The Amazing Spider-Man | 24 Unofficial Movie Posters That Are Better Than The Real Posters

11. What’s something God has taught you recently, new or rediscovered?

Best question yet, Tracey.  He’s teaching me about the Atonement again.  That no matter how many mistakes I make, I can be forgiven.  And He’s teaching me that He’s always there.  I can always rely on Him, even if it’s a small matter.  He wants to help me.  My biological father always told me how disappointed God was with me, so it means so much that I’m learning from God Himself that it’s not true.  I can become better, and I do have worth in His eyes.

Tagging time!

All right, I still am very limited in who I know in the blogosphere, so please, consider yourself tagged and give me the link in the comments!

But I do have to tag those I actually know: Shelby, Lody, and my new EDS friend Mandiix.  And Rana, I’m not sure what the rules are concerning tags, so you’re included.

And the questions:

1. Which Disney character do you identify most with?

2. What’s your ethnic background?

3. If you had your pick of the best cosplay materials in the world but could only choose one character to play, who would it be?

4. What do you think the greatest blessing in your life is?

5. What is your favorite physical attribute in yourself, and what is your favorite spiritual attribute in yourself?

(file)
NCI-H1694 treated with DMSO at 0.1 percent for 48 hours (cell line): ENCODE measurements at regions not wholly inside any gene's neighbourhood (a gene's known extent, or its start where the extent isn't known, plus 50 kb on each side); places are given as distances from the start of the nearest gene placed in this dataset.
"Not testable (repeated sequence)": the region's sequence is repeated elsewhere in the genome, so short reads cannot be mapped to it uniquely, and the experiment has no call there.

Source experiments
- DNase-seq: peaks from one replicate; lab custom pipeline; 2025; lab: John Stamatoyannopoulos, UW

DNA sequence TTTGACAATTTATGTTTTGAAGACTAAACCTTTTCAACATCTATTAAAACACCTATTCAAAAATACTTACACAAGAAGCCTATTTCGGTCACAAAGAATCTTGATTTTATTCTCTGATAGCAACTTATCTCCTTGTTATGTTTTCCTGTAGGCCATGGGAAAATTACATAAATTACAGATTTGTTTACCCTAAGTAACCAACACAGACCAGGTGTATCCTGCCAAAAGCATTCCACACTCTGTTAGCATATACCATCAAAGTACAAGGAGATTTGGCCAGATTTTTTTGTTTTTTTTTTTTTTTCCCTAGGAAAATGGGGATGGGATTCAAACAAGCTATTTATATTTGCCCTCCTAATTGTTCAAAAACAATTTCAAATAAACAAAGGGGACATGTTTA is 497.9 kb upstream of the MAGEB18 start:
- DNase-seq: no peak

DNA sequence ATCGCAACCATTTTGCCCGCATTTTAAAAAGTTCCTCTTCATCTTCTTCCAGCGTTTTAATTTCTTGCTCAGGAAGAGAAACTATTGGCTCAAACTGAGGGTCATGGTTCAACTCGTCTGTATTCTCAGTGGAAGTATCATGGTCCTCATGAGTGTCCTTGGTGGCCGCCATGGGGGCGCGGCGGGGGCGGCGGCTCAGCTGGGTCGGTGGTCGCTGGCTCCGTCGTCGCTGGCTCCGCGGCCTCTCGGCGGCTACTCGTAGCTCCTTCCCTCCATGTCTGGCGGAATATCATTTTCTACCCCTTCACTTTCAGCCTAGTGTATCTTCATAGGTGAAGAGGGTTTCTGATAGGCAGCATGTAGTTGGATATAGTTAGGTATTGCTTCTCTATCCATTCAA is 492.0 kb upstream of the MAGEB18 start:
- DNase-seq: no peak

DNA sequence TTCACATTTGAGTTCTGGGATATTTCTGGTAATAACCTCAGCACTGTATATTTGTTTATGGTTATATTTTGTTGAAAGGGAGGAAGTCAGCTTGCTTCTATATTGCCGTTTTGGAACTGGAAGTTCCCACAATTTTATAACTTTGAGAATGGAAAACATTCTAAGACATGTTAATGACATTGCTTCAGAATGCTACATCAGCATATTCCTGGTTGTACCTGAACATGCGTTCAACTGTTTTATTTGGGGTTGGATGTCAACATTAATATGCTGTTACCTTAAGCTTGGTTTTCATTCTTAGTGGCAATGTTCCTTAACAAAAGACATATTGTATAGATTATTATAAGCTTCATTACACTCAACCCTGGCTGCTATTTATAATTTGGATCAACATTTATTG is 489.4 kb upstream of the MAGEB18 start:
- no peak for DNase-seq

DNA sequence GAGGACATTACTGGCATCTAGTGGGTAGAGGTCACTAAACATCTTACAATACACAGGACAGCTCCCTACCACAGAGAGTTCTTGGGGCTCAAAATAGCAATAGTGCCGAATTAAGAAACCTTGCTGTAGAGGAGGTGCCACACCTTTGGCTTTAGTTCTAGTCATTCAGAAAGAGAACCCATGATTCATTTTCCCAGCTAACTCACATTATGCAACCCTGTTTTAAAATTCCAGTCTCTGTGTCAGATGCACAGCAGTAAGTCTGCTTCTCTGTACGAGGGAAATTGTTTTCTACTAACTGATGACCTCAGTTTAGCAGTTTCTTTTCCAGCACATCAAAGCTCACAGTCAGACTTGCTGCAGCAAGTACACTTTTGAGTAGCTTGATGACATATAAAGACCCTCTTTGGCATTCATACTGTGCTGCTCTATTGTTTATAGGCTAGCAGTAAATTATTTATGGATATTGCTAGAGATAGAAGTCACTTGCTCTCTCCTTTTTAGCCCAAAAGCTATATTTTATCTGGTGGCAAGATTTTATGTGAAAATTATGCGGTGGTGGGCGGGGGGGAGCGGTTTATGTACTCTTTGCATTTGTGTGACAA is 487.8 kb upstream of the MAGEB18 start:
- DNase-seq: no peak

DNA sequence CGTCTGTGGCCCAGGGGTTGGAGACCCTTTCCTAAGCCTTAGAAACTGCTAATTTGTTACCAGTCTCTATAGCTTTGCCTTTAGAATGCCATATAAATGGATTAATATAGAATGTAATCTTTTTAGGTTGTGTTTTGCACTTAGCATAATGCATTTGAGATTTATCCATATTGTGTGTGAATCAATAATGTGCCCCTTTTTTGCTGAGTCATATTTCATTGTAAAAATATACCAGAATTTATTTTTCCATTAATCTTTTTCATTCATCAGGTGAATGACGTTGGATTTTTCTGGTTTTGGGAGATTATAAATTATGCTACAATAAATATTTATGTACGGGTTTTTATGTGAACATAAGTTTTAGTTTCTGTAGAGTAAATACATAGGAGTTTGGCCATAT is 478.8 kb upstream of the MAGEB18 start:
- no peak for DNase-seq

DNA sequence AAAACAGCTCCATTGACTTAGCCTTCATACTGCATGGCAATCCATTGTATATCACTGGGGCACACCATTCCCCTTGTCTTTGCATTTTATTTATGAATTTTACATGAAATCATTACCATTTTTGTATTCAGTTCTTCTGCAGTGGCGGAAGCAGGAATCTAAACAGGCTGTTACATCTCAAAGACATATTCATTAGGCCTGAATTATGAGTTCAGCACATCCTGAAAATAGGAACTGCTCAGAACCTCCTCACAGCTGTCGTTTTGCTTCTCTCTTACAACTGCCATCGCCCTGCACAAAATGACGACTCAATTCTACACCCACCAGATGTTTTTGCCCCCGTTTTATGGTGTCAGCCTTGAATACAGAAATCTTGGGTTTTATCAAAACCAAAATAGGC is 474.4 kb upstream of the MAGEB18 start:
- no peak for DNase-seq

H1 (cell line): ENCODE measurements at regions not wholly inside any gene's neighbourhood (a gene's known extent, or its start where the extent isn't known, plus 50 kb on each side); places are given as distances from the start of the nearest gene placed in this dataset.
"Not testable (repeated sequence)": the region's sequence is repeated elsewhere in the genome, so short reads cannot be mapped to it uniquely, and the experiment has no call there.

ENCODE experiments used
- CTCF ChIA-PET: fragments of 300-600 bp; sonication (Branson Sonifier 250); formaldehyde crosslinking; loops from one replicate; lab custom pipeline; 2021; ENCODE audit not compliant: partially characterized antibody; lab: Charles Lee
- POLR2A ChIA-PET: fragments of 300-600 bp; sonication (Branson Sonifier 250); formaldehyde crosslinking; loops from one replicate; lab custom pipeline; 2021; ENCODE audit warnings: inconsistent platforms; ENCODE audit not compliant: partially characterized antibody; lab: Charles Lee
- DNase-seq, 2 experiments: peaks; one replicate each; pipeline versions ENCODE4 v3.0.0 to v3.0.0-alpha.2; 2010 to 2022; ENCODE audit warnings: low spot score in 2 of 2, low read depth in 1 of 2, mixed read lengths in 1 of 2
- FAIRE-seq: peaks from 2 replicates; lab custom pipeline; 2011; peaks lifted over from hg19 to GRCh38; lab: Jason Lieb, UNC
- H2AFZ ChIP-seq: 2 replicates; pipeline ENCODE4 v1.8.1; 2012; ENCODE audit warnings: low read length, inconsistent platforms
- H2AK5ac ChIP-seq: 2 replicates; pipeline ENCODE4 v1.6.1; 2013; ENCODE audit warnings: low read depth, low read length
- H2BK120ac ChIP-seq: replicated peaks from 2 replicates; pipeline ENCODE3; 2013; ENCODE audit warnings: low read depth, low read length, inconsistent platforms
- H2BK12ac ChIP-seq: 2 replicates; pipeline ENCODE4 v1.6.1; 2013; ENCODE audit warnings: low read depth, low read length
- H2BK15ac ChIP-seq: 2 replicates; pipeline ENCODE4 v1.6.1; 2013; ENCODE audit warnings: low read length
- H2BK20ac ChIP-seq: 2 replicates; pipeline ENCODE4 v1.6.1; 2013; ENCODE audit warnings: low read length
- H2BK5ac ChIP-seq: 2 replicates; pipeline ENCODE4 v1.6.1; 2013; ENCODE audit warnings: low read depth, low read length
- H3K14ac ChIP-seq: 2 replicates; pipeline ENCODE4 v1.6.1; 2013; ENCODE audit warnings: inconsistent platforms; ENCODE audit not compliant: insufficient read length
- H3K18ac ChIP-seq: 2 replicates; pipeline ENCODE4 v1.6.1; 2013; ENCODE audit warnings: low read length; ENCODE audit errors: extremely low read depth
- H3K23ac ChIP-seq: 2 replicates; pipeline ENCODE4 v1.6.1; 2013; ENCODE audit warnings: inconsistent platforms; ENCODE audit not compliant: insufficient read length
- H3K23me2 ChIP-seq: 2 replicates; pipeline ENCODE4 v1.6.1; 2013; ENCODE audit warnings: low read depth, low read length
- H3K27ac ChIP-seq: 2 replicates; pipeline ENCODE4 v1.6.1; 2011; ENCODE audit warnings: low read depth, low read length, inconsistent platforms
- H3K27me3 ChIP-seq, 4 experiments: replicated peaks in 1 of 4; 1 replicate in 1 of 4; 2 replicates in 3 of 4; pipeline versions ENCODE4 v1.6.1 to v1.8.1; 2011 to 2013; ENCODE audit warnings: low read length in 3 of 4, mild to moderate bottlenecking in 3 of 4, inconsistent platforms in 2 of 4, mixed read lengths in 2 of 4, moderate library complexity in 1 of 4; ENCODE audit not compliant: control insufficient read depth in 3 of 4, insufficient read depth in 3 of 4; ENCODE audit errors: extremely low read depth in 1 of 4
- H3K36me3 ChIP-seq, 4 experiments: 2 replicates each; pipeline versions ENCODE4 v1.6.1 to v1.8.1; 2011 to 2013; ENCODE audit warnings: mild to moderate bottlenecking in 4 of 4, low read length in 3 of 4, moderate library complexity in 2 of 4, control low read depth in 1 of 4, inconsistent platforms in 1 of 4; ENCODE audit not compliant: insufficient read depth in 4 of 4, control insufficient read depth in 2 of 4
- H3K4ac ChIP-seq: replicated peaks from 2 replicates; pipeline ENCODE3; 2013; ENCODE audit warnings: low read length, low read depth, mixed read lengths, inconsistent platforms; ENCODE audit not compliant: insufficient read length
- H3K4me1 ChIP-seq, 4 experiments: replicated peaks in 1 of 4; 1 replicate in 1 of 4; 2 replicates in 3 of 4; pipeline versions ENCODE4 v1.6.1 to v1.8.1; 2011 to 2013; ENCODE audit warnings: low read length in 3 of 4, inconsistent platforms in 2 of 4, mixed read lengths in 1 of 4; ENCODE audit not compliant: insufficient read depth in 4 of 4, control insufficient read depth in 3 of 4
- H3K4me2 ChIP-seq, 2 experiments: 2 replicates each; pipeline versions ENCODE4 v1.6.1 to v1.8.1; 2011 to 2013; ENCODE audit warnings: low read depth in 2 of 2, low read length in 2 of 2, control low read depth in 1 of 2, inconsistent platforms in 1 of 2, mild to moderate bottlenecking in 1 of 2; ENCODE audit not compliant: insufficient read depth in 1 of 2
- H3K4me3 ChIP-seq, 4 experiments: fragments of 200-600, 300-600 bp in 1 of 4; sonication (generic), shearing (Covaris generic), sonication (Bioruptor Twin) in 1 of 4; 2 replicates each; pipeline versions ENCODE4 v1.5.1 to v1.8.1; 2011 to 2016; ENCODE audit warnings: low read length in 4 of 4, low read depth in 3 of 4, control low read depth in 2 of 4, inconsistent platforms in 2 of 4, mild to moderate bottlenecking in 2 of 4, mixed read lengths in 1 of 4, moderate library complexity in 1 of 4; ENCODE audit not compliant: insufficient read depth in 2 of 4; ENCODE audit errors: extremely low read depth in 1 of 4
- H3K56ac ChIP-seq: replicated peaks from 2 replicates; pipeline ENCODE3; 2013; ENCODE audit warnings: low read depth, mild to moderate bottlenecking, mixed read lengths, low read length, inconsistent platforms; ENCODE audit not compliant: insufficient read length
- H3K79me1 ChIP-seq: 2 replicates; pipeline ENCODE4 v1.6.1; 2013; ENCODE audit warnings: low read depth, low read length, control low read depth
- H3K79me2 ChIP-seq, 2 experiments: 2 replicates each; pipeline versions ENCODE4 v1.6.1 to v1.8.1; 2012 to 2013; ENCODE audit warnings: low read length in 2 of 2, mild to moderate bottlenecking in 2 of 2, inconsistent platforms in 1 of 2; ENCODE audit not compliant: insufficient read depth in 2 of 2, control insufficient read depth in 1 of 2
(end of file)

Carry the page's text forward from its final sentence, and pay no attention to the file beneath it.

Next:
6. If you forgot everyone in your life and your relation to them except for one person, who would that person be?

7. What’s your dream? (It doesn’t have to be something achievable.  Just something you dream of doing, every impossibility thrown out the window).

8. What are your favorite qualities in a friend?

9. What do you like to study? (It could be anything from Impressionist painting to the cultural impact of fleas).

10. What is your favorite word?

11. List all the reasons you’re amazing.

Cheers!

Ana

“I will walk together.”

I’ve mentioned before my great love of the Japanese rock band the GazettE.  (And the reason the ‘e’ is capitalized is just because it looks cool).

the GazettE

(Left to right: Aoi, Reita, Kai, Uruha, and Ruki is sitting).

I first was ‘introduced’ to them by my friend Mirriam Neal’s blog.  She had pictures of Aoi and Kai (with the awesome hair pictured above) and I was curious.  When I first looked into their music, I was a little confused and weirded out.  I thought they were okay, but they weren’t anything I’d come in contact with before.  But I still went foraging through the internet to look for their clean music.  (While I don’t speak Japanese, the overall theme of a song is still very apparent in the music even if the words are foreign to the listener.)

I acquired a bit of a collection, but I branched out into other types of j-rock.  A lot of them are good, but I quickly realized that the GazettE is one of the cleaner bands.  It’s so hard to find songs even in my native language that are clean and it frustrates and angers me to no end.  So I was certainly impressed and proud that the Gazette didn’t block me out of their artistry.  That’s not to say that all of their stuff is perfectly clean — it’s not.  But something that I love about them is that if they choose to make something inappropriate for someone with my standards to listen to, the content usually includes only swearing or themes of violence.  In today’s world sexuality is glorified.  It’s pathetically hard to find a song that doesn’t highlight this in some way.  That’s one reason why I don’t listen to a lot of modern pop music (plus it’s not really my thing).  One has to search diligently on the internet and be prepared to wade through things no one should have to come in contact with just to find a good song.  It’s pathetic and disgusting.  But for the most part, the GazettE stay away from involving that particular theme in their music.